A welfare state is a concept of government where the state plays the primary role in the protection and promotion of the economic and social well-being of its citizens. It is based on the principles of equality of opportunity, equitable distribution of wealth, and public responsibility for those unable to avail themselves of the minimal provisions for a good life. The general term may cover a variety of forms of economic and social organization.[1]

There are two main interpretations of the idea of a welfare state:

  • A model in which the state assumes primary responsibility for the welfare of its citizens. This responsibility in theory ought to be comprehensive, because all aspects of welfare are considered and universally applied to citizens as a “right”.
  • Welfare state can also mean the creation of a “social safety net” of minimum standards of varying forms of welfare.

There is some confusion between a “welfare state” and a “welfare society,” and debate about how each term should be defined. In many countries, especially in the United States, some degree of welfare is not actually provided by the state, but directly to welfare recipients from a combination of independent volunteers, corporations (both non-profit charitable corporations as well as for-profit corporations), and government services. This phenomenon has been termed a “welfare society,” and the term “welfare system” has been used to describe the range of welfare state and welfare society mixes that are found.[2] The welfare state involves a direct transfer of funds from the public sector to welfare recipients, but indirectly, the private sector is often contributing those funds via redistributionist taxation; the welfare state has been referred to as a type of “mixed economy“.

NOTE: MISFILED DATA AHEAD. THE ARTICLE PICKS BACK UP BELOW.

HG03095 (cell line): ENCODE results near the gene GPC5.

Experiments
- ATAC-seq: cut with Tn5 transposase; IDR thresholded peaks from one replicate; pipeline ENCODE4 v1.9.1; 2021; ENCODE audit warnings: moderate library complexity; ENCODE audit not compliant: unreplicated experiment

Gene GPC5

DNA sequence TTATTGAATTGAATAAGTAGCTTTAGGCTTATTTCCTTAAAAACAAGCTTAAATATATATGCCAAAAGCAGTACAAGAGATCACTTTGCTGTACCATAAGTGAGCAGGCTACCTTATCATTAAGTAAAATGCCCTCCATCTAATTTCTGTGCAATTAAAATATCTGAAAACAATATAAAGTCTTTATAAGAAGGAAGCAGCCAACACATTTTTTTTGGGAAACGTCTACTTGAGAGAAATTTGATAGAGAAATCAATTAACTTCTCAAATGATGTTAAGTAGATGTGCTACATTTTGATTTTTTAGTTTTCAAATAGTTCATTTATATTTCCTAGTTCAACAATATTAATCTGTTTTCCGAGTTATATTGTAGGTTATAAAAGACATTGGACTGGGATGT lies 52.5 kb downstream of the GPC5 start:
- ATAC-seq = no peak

Critics of the welfare state argue that such a system will make citizens dependent on the system and less inclined to work. However, certain studies indicate there is no association between economic performance and welfare expenditure in developed countries,[20] and that there is no evidence for the contention that welfare states impede progressive social development. R. E. Goodin et al., in The Real Worlds of Welfare Capitalism,[21] compares the United States, which spends relatively little on social welfare (less than 17 percent of GDP), with other countries which spend considerably more. This study claims that on some economic and social indicators the United States performs worse than the Netherlands, which has a high commitment to welfare provision.